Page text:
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Security politics

USA Today previews tomorrow's dueling speeches by President Bush and Iranian President Mahmoud Ahmadinejad.  "Their speeches may be the closest the two come to a debate," after Ahmadinejad challenged Bush to one a few weeks ago.  Bush's speech will be his sixth before the General Assembly. 

Bloomberg says Bush "comes to the United Nations... with limited diplomatic leverage to block the nuclear ambitions of Iran and North Korea, largely because of fallout from the Iraq war."  Tomorrow, he "will touch broadly on the nuclear disputes involving Iran and North Korea...  [He] also plans to raise the issues in private talks...  In the speech, the president also will seek tougher measures to halt massacres in Sudan and abuses in military-run Myanmar." 

The Washington Times notes that Bush, "who once said the United Nations was teetering on the brink of irrelevancy and demanded it show some backbone, has increasingly turned to the organization for international problem-solving...  Critics say Mr. Bush has been forced to become more multilateral after bucking the world body by invading Iraq, but administration officials assert that the United Nations remains a useful tool to spur foreign leaders to step in on major issues." 

The Boston Globe says Republicans are encouraged by recent polls, even though "[w]idespread concern over the war in Iraq continues to harm Republicans' prospects, and some of the same polls that showed an uptick for Bush also showed voters favoring a Democratic-controlled Congress by substantial margins.  In addition, Republicans' plans to emphasize their unity on security issues in the final weeks of the congressional session were sidetracked last week by" the internal GOP debate over detainee policy.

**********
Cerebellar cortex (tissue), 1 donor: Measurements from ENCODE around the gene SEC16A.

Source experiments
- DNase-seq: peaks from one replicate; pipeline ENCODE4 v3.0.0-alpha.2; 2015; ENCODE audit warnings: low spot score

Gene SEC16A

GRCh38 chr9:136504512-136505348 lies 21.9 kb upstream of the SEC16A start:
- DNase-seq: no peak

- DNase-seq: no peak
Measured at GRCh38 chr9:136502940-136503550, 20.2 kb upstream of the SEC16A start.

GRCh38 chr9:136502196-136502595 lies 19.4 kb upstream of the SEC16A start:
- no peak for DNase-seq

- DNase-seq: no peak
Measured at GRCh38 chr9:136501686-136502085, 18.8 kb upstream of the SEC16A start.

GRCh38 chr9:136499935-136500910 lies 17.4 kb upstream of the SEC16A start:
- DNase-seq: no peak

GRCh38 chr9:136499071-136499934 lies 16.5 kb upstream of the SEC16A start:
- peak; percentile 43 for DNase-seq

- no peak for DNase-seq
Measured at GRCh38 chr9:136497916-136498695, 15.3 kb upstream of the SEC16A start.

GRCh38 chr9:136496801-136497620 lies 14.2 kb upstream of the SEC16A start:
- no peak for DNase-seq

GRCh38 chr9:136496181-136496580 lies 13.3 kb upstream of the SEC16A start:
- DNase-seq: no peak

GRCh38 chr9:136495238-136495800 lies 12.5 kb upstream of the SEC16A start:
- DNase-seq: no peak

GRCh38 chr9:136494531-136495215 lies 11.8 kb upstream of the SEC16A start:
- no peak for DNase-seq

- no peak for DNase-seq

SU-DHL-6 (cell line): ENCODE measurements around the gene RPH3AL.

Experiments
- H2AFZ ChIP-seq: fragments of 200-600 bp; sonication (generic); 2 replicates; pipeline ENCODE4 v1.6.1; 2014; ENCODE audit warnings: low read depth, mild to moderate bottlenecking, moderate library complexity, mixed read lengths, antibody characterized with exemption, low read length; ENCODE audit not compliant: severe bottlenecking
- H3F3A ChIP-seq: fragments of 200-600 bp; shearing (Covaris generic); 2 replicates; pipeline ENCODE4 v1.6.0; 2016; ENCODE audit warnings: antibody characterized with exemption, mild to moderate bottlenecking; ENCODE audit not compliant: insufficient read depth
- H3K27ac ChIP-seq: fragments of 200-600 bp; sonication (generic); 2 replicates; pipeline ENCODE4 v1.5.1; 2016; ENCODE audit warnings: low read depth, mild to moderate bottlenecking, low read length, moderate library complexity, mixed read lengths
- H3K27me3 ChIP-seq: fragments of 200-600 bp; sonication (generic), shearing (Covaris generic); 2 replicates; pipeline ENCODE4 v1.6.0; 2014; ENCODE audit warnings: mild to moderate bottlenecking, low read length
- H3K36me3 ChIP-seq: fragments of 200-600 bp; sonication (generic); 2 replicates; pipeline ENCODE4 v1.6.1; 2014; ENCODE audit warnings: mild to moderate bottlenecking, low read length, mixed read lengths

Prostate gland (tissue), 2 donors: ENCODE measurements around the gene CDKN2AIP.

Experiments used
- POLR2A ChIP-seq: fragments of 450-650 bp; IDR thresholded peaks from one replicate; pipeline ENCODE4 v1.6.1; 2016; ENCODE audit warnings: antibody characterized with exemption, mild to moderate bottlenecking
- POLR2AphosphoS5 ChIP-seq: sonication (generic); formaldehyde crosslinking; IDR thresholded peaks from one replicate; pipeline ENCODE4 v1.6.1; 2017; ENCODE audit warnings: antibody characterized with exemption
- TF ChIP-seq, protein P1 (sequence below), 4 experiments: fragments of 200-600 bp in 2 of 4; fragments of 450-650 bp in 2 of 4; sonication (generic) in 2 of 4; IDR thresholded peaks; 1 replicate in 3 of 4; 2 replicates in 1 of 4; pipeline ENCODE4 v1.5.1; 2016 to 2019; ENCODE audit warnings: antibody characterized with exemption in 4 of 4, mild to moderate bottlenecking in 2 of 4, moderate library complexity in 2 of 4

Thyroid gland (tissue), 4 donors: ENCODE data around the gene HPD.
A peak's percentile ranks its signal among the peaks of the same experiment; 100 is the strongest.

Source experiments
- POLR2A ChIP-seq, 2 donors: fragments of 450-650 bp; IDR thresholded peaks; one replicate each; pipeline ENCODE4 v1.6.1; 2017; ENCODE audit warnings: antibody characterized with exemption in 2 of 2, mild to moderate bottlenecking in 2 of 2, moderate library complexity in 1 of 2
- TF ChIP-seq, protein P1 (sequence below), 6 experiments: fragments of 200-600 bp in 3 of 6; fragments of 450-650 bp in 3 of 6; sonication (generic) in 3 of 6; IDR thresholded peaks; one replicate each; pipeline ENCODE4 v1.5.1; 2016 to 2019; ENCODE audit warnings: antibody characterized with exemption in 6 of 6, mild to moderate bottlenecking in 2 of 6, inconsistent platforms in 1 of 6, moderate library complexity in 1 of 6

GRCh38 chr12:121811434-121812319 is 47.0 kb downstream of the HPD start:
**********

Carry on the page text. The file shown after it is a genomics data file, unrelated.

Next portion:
White House National Security Adviser Stephen Hadley, "making the rounds of Sunday talk shows, said the administration believes it can clarify interrogation rules without amending the Geneva Conventions," observes USA Today

But the AP notes that "the president's national security aides and holdout Republican senators aren't saying how they can reconcile deep differences over limits on CIA interrogations of suspected terrorists...  As a result, it is unclear if Congress quickly can pass legislation authorizing aggressive methods against terrorist detainees, as President Bush wants."

The New York Daily News: "The White House is fishing for a compromise to end an embarrassing standoff." 

"Senate Republicans concede that very public spats over their own bills aimed at preventing terrorism and prosecuting enemy combatants have hampered their election-year strategy to emphasize national security issues, but Senators and party operatives say the GOP can still salvage the message before voters go to the polls," per Roll Call.

When McCain visited New Hampshire over the weekend, the New York Times says, he was greeted by an editorial from the conservative Manchester Union-Leader challenging him on his position on detainees. 

The controversial film that depicts President Bush's assassination will hit US theatres before the end of the year -- and possibly before election day.  "The movie imagines a point in the Bush administration's not-too-distant future in which civil rights are further eroded and mistrust of Middle Eastern enemies runs high. [The filmmaker] has said he made the film not as a political statement but to illustrate how the United States has changed since 9/11." - USA Today